Where Does it Hurt: Top Inventory Management Pain Points
Product-based businesses face many inventory management challenges that can impact all aspects of their business — from customer satisfaction to gross margin to return on investment. Whether it’s a lack of real-time visibility across locations or manual processes that result in lost time and increased errors, most businesses unfortunately deal with the pains of managing inventory at some point.
NetSuite recently polled more than 165 organizations to learn about their inventory management challenges. Here are the top inventory management pain points these organizations reported.
1. Short shipments or incorrect items from suppliers
For 10% of the audience polled, supplier errors resulting in short or incorrect items was reported as their biggest inventory management pain. Global supply chains shift daily, placing a burden on your inventory planning and management operations. The manufacturers and wholesale distributors that dictate when, where and how your inventory ships require flexibility and offer unpredictable lead times.
To alleviate this pain, continuously monitor and track supplier performance to prevent supply chain disruptions, reduce complexity and streamline logistics. Pay close attention to supplier consistency and order accuracy in order to monitor performance. When possible, maintain a few backup suppliers that can be tested over a period of time to determine which vendors should be retained. Some inventory management systems also provide vendor management functionality that can help businesses identify which suppliers can be relied upon, and those that cannot.
2. Lack of visibility and supply chain responsiveness
When your inventory is hard to identify or locate in the warehouse, it leads to incomplete, inaccurate or delayed shipments. For 22% of our respondents, this was the biggest source of inventory management pain for their business. Receiving and finding the right stock is vital to efficient warehouse operations, and supply chain models that prioritize responsiveness help with adapting quickly to change and delivering positive customer experiences. Software that can deliver comprehensive inventory visibility gives businesses insight into stock levels, demand and sell through by channel and location and links customer orders to items. Consider adding images with product descriptions in your inventory database to enhance accuracy and prevent misplaced inventory.
3. Inaccuracies caused by disconnected systems
The second most common challenge businesses cited is having multiple disparate systems where the data is not all in synch in real time. According to one report, 43% of small businesses either track inventory manually or don’t track it at all. It’s an all too common dilemma, as personal care company Fulton & Roark co-founders Allen Shafer and Kevin Keller experienced trying to manage inventory manually while the company grew. “We’d be fixing inventory data as well as entering the information into our accounting system,” Shafer said. “If we missed the double data entry, we’d have inaccuracies in tracking inventory dollars. This would cause discrepancies between dollar amounts in the inventory spreadsheet and our financial system.”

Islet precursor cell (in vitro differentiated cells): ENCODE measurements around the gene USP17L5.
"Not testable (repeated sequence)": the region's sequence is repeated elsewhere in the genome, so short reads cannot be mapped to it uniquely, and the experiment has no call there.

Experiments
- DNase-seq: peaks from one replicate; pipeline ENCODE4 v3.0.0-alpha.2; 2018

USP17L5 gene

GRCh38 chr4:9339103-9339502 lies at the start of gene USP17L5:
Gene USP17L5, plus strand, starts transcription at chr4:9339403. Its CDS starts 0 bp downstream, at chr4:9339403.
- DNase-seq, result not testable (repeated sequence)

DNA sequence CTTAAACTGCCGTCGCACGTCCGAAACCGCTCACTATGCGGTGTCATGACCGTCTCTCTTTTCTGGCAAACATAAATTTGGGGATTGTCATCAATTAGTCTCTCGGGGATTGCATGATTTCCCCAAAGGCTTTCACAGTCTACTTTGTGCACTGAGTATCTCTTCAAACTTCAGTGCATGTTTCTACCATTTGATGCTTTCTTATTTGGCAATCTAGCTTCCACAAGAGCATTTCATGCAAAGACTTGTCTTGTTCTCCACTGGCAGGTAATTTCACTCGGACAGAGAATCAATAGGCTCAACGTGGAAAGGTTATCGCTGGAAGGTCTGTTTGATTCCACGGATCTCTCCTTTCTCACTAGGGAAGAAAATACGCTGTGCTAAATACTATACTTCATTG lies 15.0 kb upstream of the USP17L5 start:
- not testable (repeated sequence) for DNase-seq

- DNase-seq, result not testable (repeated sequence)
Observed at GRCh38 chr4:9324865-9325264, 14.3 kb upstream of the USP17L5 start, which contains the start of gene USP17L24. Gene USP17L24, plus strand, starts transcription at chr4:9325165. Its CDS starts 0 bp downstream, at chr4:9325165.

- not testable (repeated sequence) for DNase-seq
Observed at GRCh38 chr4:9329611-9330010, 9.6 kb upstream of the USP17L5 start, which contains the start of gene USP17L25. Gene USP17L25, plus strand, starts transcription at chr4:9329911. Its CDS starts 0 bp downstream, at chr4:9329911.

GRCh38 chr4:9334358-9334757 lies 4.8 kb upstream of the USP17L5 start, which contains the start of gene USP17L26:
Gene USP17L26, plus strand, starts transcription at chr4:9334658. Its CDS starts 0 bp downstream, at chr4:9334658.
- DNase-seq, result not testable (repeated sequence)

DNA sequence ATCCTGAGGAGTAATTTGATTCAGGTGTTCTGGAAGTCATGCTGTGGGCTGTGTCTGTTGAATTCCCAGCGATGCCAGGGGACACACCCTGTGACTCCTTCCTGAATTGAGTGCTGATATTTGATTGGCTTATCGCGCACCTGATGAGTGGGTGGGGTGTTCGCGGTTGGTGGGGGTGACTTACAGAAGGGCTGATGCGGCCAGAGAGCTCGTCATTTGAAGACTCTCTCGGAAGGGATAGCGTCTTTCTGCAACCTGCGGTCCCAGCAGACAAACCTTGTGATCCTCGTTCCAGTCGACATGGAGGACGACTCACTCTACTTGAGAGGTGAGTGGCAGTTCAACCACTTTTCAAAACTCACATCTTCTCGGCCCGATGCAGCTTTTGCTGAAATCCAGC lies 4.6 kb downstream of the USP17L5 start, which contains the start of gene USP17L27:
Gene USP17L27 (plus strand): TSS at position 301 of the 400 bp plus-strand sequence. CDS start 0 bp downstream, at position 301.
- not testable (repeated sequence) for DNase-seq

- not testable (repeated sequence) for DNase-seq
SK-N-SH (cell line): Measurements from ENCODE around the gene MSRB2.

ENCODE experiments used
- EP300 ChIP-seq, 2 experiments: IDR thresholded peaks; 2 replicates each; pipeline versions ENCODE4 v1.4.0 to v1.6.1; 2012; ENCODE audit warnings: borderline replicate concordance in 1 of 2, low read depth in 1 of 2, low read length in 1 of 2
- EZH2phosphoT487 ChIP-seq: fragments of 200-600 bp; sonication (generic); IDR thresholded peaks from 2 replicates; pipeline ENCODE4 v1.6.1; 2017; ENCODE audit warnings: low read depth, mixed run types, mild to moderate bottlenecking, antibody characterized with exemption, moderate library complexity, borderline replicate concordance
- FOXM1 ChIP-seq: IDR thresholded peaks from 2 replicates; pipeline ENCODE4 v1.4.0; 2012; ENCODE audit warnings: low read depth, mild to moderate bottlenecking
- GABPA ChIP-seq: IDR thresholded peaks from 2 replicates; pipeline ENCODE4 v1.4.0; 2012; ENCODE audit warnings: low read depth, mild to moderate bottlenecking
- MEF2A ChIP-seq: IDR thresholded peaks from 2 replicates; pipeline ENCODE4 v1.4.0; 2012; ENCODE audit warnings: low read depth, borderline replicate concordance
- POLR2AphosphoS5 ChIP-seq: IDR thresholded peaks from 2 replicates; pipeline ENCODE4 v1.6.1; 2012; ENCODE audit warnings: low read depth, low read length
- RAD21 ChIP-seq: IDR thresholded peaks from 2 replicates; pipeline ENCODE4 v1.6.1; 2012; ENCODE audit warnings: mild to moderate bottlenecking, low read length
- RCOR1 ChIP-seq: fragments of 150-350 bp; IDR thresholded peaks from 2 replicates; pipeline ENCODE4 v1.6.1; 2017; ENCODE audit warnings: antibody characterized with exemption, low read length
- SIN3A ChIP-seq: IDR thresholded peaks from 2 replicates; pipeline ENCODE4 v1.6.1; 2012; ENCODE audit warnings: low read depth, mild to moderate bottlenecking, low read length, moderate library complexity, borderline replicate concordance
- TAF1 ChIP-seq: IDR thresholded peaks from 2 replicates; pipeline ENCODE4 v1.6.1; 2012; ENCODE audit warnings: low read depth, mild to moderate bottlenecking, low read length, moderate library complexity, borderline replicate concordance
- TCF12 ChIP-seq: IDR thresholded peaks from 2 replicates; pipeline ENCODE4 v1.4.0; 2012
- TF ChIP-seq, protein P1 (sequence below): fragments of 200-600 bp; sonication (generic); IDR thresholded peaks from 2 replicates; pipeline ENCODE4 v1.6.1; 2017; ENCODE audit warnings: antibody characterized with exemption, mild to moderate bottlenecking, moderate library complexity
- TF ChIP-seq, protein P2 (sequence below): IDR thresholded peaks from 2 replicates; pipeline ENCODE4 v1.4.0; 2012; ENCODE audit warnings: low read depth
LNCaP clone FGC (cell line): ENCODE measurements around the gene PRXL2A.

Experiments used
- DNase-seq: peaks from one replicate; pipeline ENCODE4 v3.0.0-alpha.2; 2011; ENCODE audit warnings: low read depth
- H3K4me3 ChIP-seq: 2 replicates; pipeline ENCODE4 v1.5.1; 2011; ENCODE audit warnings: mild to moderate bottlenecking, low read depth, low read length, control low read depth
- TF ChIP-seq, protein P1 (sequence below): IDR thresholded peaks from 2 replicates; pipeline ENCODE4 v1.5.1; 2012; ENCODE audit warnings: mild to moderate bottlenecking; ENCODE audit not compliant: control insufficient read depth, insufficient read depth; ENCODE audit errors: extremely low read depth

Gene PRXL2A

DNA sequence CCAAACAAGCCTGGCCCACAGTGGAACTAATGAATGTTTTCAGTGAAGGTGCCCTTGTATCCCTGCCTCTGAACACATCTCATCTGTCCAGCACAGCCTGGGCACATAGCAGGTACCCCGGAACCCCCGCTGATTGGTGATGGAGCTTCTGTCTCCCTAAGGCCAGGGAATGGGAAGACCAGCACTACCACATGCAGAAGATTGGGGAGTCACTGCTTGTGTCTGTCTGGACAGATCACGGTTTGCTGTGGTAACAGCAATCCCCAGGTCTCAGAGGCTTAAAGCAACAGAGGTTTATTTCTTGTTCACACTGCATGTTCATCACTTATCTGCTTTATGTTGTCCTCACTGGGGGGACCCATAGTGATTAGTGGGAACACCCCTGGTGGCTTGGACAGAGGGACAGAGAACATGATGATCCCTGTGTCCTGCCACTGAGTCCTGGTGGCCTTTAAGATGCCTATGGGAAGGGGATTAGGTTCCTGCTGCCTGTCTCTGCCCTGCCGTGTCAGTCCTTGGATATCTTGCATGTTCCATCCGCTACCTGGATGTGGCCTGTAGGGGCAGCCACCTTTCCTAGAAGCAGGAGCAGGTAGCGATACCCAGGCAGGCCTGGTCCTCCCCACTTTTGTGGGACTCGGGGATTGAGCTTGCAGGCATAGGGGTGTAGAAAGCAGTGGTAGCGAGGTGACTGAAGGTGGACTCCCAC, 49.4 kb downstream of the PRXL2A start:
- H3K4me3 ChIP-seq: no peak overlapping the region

Consider tracking software that provides automated features for re-ordering and procurement. Inventory management platforms provide centralized, cloud-based databases for accurate, automatic inventory updates and real-time data backup.
Impacts of poor demand forecasting
The number one pain point our audience reported was stockouts, lost sales, excess inventory and other costs associated with poor demand forecasting. Determining the right levels of inventory can be difficult for many organizations even during more predictable economic times. Underestimating demand leads to customer dissatisfaction and lost sales when items aren’t available. Overestimations of demand can result in excess inventory that ties up cash and warehouse space. Organizations like Kali Audio use ERP to forecast how much inventory will be needed to fulfill upcoming orders. “If I don’t have inventory, I can’t sell. But if I have too much inventory, I can’t invest or buy more inventory where I need it,” John Malikyan, executive vice president of business development, said. “So [ERP] is extremely useful—it allows us to change and evolve with the situation of the world.”
Some inventory management platforms include demand forecasting tools. This feature integrates with accounting and sales data to help predict demand and schedule orders based on shifting customer preferences, material availability or seasonal trends.
Relief for the pain
While these pain points are all too common for product-based businesses, you don’t have to suffer. Download the paper, Picking an Inventory Management Solution that Scales with Your Business for more on the role of inventory management in your supply chain and best practices for how businesses can use inventory management to optimize operations.
This article was originally posted on NetSuite.com by By Barney Beal, Content Director